Kate Steinle’s death was a senseless tragedy. On July 1, 2015, as she was walking along San Francisco’s Pier 14, a gun goes off and cuts her life short. She died in her father’s arms.
The accused, Jose Ines Garcia Zarate, is an undocumented Mexican immigrant who had been deported five times before, and each time, has illegally come back into the United States. He was charged with murder and manslaughter, but the jury recently acquitted him of the charges. His acquittal has inflamed President Trump who calls the verdict a travesty of justice. He uses the acquittal as another reason to build the wall. If Mr. Garcia Zarate did not cross the border illegally, Kate would still be alive today, Trump and his supporters argue.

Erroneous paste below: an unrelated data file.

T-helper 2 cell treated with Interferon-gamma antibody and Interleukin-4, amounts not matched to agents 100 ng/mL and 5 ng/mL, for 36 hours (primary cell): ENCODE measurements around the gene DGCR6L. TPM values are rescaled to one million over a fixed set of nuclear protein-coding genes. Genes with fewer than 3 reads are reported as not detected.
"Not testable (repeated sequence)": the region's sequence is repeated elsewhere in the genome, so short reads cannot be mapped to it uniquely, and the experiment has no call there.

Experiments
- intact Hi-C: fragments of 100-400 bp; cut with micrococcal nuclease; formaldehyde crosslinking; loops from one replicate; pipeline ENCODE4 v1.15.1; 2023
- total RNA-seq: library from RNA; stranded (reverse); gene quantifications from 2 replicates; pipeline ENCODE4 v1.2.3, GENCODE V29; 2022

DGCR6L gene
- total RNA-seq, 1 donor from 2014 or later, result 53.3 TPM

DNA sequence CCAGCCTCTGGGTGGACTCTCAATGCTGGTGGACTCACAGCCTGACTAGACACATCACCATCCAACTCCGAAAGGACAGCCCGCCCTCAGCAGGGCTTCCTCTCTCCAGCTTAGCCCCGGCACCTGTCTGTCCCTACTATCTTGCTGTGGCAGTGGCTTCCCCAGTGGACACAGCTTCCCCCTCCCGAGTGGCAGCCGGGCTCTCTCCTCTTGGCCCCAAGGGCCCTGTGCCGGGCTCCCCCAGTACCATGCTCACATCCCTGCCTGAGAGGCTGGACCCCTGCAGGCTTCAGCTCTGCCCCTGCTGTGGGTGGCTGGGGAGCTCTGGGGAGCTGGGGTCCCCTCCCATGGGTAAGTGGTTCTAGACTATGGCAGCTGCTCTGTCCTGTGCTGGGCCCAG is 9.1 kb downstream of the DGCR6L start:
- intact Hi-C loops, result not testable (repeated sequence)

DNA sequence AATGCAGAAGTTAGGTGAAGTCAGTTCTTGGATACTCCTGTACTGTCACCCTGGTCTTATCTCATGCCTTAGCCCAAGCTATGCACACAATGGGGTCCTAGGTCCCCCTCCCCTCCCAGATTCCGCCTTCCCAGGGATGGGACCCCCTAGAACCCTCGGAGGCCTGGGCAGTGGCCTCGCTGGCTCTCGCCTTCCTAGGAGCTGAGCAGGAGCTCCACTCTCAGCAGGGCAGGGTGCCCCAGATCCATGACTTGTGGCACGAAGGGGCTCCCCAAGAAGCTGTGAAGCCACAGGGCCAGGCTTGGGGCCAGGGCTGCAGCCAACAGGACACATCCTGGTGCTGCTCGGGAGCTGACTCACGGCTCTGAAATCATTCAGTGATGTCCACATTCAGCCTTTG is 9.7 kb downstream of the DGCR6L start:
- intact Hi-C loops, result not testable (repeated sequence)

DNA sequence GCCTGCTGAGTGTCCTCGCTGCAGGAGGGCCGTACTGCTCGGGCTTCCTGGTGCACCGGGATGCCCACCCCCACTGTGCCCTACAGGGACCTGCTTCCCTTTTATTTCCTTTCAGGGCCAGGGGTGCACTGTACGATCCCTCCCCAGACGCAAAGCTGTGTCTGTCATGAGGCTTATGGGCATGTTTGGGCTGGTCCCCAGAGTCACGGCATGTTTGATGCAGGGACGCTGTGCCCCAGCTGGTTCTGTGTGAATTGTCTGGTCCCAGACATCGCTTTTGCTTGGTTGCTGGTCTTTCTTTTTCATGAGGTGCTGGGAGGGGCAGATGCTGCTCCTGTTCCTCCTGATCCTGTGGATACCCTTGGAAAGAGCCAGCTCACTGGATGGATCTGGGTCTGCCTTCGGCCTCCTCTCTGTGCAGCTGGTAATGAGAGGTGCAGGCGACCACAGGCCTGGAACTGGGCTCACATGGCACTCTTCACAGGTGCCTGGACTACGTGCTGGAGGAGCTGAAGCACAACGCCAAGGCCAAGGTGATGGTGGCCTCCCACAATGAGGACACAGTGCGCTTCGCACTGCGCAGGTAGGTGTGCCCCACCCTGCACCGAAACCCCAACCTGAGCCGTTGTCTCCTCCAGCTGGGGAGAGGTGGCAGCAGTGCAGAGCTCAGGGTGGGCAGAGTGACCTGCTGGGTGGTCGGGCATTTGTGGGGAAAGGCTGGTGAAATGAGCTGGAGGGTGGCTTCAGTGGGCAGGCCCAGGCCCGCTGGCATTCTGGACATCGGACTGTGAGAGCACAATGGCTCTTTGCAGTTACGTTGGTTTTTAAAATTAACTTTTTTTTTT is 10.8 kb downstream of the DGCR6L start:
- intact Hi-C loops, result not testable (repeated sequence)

But Mr. Garcia Zarate’s immigration status was not relevant. In the criminal justice system, the twelve jurors were asked to look at the facts and deliberated hard for six days. The key issue was whether the defendant intentionally killed the victim? Immigration status was not part of the jury’s deliberations and should not have been, however much Trump and his supporters may insist. Evidence was presented in the trial that the bullet had ricocheted before killing Ms. Steinle. The jury determined that Mr. Garcia Zarate did not intentionally kill her. Mr. Garcia Zarate was nevertheless convicted for felony possession of a weapon and will face prison time. After he completes his sentence, Mr. Garcia Zarate will presumably be deported to Mexico for the sixth time.